A few weeks ago, Michael pulled a knife and threatened to kill me and then himself after I asked him to return his overdue library books. His 7 and 9 year old siblings knew the safety plan—they ran to the car and locked the doors before I even asked them to. I managed to get the knife from Michael, then methodically collected all the sharp objects in the house into a single Tupperware container that now travels with me. Through it all, he continued to scream insults at me and threaten to kill or hurt me.

That conflict ended with three burly police officers and a paramedic wrestling my son onto a gurney for an expensive ambulance ride to the local emergency room. The mental hospital didn’t have any beds that day, and Michael calmed down nicely in the ER, so they sent us home with a prescription for Zyprexa and a follow-up visit with a local pediatric psychiatrist.

We still don’t know what’s wrong with Michael. Autism spectrum, ADHD, Oppositional Defiant or Intermittent Explosive Disorder have all been tossed around at various meetings with probation officers and social workers and counselors and teachers and school administrators. He’s been on a slew of antipsychotic and mood altering pharmaceuticals, a Russian novel of behavioral plans. Nothing seems to work.

Michael’s IQ is “off the charts.” But he had to leave his gifted program because of his bizarre behavior.

Three days before the Newtown massacre, Michael lost computer privileges for refusing to wear the school uniform. He apologized, but then threatened to kill himself if he didn’t get his privileges back. His mother took him to the hospital. Police carried him in, screaming and kicking.

I am sharing this story because I am Adam Lanza’s mother. I am Dylan Klebold’s and Eric Harris’s mother. I am James Holmes’s mother. I am Jared Loughner’s mother. I am Seung-Hui Cho’s mother. And these boys—and their mothers—need help. In the wake of another horrific national tragedy, it’s easy to talk about guns. But it’s time to talk about mental illness.

Her son’s social worker said her only option was to get Michael charged with a crime, creating a “paper trail.”

No one wants to send a 13-year old genius who loves Harry Potter and his snuggle animal collection to jail. But our society, with its stigma on mental illness and its broken health care system, does not provide us with other options. Then another tortured soul shoots up a fast food restaurant. A mall. A kindergarten classroom. And we wring our hands and say, “Something must be done.”

There are many comments from parents with troubled, potentially violent sons who fear what might happen and don’t know what to do.

It is about mental illness. Can we do better?

Young people who feel isolated, misunderstood, angry and frustrated should reach out for help, writes Tamara Fisher, a gifted education specialist, in To a Bright Kid With Trouble (s). It can get better. “I’ve personally witnessed hundreds of quirky bright kids like you swim out of their soup and shine.”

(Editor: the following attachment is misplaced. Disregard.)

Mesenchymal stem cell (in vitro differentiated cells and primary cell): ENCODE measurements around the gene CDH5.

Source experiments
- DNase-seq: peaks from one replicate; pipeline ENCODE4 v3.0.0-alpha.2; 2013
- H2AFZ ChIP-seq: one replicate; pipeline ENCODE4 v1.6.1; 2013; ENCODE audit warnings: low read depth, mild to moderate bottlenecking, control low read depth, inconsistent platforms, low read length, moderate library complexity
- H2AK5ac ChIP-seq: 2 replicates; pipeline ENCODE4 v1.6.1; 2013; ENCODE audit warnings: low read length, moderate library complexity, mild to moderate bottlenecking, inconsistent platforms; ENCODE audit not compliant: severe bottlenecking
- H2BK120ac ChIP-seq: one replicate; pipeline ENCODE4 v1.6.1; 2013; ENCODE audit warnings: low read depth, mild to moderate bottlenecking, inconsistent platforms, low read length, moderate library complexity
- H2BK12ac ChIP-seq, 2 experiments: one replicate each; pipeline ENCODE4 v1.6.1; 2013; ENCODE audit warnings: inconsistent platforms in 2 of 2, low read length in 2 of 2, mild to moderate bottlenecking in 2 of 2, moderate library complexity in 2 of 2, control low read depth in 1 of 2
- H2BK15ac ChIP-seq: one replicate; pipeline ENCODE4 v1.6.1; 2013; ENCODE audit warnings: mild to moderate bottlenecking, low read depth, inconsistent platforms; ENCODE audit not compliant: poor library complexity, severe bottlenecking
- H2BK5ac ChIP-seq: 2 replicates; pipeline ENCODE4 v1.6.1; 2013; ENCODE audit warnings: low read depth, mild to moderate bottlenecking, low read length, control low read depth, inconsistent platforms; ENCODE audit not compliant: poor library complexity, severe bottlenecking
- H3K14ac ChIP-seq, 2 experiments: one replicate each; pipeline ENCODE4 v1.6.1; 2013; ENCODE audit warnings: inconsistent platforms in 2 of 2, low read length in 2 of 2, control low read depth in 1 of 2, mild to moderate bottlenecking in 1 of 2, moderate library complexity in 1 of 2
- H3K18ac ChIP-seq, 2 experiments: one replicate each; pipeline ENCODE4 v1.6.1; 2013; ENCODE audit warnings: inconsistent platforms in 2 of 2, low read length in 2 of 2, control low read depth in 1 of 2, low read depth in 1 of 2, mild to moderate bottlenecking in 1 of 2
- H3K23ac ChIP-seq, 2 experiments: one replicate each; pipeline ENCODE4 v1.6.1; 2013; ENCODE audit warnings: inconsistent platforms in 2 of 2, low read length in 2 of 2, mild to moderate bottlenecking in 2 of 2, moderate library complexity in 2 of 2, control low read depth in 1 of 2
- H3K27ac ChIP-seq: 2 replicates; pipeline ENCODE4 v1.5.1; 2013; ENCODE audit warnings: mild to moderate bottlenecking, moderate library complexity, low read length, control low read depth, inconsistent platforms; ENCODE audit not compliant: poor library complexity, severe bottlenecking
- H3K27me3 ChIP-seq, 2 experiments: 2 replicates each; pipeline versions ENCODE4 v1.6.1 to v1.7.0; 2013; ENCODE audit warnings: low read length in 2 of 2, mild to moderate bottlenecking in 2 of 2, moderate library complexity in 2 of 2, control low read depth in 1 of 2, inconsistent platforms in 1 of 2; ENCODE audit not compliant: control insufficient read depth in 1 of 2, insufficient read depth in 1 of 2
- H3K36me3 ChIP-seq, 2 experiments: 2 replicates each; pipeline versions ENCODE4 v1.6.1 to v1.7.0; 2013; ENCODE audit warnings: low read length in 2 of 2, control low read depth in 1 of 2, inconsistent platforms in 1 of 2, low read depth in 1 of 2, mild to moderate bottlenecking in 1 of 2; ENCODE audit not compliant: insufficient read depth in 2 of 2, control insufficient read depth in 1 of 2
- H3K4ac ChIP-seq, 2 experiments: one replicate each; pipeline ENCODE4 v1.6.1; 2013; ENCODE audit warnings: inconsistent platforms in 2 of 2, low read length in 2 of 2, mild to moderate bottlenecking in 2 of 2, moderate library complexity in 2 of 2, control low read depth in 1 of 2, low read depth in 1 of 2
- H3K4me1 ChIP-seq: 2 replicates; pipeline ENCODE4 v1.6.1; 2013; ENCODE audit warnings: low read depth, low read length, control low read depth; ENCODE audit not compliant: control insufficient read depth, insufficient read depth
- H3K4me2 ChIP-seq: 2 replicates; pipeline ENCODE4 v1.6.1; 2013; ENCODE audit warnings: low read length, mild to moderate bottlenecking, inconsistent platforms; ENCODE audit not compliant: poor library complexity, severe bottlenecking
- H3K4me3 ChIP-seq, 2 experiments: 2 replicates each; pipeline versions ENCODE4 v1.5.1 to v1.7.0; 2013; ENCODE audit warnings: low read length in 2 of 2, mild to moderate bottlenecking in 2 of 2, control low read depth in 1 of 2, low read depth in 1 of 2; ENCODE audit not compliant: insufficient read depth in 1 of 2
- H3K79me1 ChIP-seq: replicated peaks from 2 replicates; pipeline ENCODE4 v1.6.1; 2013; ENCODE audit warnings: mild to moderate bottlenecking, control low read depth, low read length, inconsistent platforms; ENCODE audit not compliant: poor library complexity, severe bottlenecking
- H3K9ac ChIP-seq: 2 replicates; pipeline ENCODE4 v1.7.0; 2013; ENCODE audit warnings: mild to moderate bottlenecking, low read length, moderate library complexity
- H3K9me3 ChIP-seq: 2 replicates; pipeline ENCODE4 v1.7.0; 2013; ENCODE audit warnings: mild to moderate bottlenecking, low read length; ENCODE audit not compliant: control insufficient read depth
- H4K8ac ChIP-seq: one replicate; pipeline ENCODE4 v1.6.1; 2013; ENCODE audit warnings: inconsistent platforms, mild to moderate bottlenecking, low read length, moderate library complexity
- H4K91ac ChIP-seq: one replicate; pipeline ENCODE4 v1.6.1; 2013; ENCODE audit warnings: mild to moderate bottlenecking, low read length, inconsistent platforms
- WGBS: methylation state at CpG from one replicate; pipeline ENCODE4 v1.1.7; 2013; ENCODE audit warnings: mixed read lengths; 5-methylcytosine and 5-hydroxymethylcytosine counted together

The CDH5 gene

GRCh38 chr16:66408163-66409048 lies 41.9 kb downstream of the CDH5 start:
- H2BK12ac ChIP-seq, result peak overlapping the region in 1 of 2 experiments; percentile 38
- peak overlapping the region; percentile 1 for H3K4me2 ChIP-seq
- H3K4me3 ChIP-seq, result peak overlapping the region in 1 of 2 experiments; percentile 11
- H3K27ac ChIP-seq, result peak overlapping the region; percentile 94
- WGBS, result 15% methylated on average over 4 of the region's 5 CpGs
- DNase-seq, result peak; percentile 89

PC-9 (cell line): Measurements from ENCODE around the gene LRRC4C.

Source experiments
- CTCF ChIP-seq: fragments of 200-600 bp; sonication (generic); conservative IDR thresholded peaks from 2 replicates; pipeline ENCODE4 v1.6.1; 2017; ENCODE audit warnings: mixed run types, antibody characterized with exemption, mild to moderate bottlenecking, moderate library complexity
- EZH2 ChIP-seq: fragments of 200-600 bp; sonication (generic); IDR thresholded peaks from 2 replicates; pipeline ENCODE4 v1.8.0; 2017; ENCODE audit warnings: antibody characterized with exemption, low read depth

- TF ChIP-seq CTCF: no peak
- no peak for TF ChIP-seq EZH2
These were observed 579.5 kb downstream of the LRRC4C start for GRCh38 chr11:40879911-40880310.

A report card is not destiny

In going through records from the Manhattan Trade School for Girls for his “permanent record” project, Paul Lukas discovered the saddest story, he writes in Slate. Doris Abravaya’s report card includes comments by school staffers:

Doris’s mother is insane and in Mental State Hospital. Father is paralyzed and crippled and a drunkard. Three children [including Doris] live in [a foster home]. … Doris has low mentality and is very timid and unstable. She constantly fears becoming like her mother. … Doris cannot work in a factory or workroom because her constitution cannot stand it. She had a nervous breakdown after her two weeks at [a previous job].

Doris finished her schooling in 1933 in the depths of the Depression. What happened to her? Lukas worried about her fate — until he met her two daughters.

She worked, married, raised her children, went back to work and retired to Florida with her husband. Her daughters remember her as an outgoing PTA leader.

A 9-year-old psychopath?

Can You Call a 9-Year-Old a Psychopath?  A fascinating, terrifying article in the New York Times Magazine describes a boy whose “periodic rages alternate with moments of chilly detachment.” He’s callous, cold, manipulative — but is he destined to be a psychopath? The parents — mom is a former elementary school teacher with a child psychology degree — seem like decent, normal people.  The younger brothers are fine.

Rethinking remediation

Overwhelmed with students who need years of remediation, some Texas community colleges are sending very low-skilled students to adult education or vocational programs.

Also on Community College Spotlight:  North Carolina will let community colleges bar “threatening” students, but identifying who’s dangerous and figuring out what to about it are huge challenges for college staffers.

Could Pima College have done more?

Everyone who encountered Jared Loughner at Pima Community College knew he was crazy and many feared he was dangerous.  He was suspended, but college officials didn’t file for a court-ordered mental-health evaluation, which Arizona law allows.  Could the college have done more to force Loughner into treatment and protect the Tucson community?

When a student is mentally ill

On Community College Spotlight, I write about the dilemma faced by officials at Pima Community College in Arizona.  Student Jared Lee Loughner was disrupting classes and showing signs of mental illness. Instructors and students feared what he’d do, but he hadn’t attacked anyone. Yet.